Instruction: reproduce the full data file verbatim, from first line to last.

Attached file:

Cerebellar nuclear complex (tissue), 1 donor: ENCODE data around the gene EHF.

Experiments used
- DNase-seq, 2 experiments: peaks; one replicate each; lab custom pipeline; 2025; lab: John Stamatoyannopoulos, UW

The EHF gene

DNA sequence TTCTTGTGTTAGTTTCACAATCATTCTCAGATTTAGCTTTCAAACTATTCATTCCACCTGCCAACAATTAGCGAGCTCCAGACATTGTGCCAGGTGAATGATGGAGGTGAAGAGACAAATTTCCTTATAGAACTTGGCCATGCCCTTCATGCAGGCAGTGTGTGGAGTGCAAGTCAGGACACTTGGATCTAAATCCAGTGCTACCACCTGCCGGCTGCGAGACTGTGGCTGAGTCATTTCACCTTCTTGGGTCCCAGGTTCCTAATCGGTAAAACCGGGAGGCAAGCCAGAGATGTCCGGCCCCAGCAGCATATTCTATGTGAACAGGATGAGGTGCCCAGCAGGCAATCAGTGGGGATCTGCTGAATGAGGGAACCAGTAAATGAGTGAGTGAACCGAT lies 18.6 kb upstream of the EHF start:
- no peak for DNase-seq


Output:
Cerebellar nuclear complex (tissue), 1 donor: ENCODE data around the gene EHF.

Experiments used
- DNase-seq, 2 experiments: peaks; one replicate each; lab custom pipeline; 2025; lab: John Stamatoyannopoulos, UW

The EHF gene

DNA sequence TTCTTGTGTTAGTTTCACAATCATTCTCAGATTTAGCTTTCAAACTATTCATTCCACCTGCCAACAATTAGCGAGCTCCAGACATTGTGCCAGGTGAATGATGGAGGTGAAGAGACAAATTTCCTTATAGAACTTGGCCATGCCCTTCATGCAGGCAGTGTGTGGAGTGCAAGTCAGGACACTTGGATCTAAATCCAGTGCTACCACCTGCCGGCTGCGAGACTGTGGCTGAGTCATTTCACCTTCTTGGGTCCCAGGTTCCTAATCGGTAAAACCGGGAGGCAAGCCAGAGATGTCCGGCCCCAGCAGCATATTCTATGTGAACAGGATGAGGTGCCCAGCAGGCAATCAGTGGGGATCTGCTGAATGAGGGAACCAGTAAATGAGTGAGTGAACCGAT lies 18.6 kb upstream of the EHF start:
- no peak for DNase-seq